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Discussion Starter · #1 ·
/WHINE/ The first five years of MO, I worked every single day without a day off, usually 14-20 hours per day. /WHINE/



I can't, and won't, work this hard any more. We need to have a normal-sized staff and people to make MO better.



MO is the best site on the 'Net for motorcycle info, possibly the best anywhere, on- or off-line. Our content is certainly volumous enough to fill up several print magazine per month, and all this costs money. While it's cool that we serve about two million individual readers per year and tower over the publishing industry, I've come to see that this is really just a liability, not a feature...
 

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Just go to pay

Why not just go directly to being a pay site? As of last I knew, counting on charity to support a business isn't usually successful. I get the idea from your reluctance to become a pay site that you're not sure it's going to work. It seems to me if you thought it was going to make the big money, I'd be paying to write this right now.
 

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It really is a good site and the idea of donating is much like the system used by public radio and television. The folks that feel strongly about the site can help insure that it exists for everyone (supporters and slackers alike). How about this, every one reading this that owns a pair of leathers surely can afford to chip in something (say a tenth of the cost of a dryfit under liner that lasts how long, a year?).
 

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I for one would like to see these guys make it, so I ponied up my $11.94.



A purely online bike magazine is a good thing, and these guys have been writing some great stuff for years. So send some scratch their way!
 

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Brent, et al.:

First, I only registered so I could reply to this new item.

Um, I disagree with your comment, Brent. M.O. is NOT the best source on the internet for motorcycle information. You are a good one, but don't get carried away.

If M.O. shifts to a pay-to-play model, you can say goodbye to most of your readers. Don't even believe your own poll re: how many would pay if they had to pay to use the site. With the sole exception of product reviews (bikes and gear), there is NOTHING on M.O. that is not available on other websites (I'll spare you the naming of names). In fact, most of those reviews eventually do show up somewhere else. Note that I'm not making any criticisms about the quality of M.O.'s articles and reviews. And, if it comes to subscription-only service, M.O. will, sad to say it, bite the dust. (Just in case, I've got first dibs on buying whichever laptop computer is the newest...oh, and a Palm Pilot, too...)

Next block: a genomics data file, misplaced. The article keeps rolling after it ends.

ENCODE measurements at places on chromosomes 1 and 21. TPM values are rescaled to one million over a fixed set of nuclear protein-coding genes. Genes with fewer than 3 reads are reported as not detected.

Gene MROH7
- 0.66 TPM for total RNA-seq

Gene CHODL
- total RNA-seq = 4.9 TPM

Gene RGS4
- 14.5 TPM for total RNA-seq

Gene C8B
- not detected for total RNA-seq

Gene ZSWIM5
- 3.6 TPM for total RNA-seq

The fact of the matter is that being a content provider on the internet is a tough way to run a business (but you already knew that). In fact, even being a portal is tough as several large search engines found out the hard way.

I don't have any answers for you and I also have nothing but hope for your continued success (or at least existence). However, regardless of what your financial analyst/accountant is telling you, subscription service will kill M.O.
 

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Re: Just go to pay

Actually, this was done not out of fear of failure, but as a stepping-stone into the full pay model that you reference. Also, setting up this system makes going to the Pay-for-MO model much easier -- both technically speaking on our end and for the user who will see that an online transaction through MO will not be catastrophic.

Keep in mind that there is also some advertising revenue and that MO is not a charity organization, though our paychecks often make it feel that way.

Thanks for the intelligent post -- this goes to all of you who think before you type :)
 

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Just curious, Brent:



Where does the "two million individual readers per year" figure come from? Is that unique page hits per year? Because that's only 166,667 per month which is in the "decent" magazine territory. And, if it doesn't distinguish "unique" hits over the course of the year, or, all the people who refuse to accept cookies (like me up until registering today), then the number of readers drops precipitously. For instance, I probably hit M.O. about 20 times a month, roughly 240 times a year. Probably a lot of your readers are like that. Even if we only did it 10 times a month, you'd get all those page hits from a mere 1,389 readers.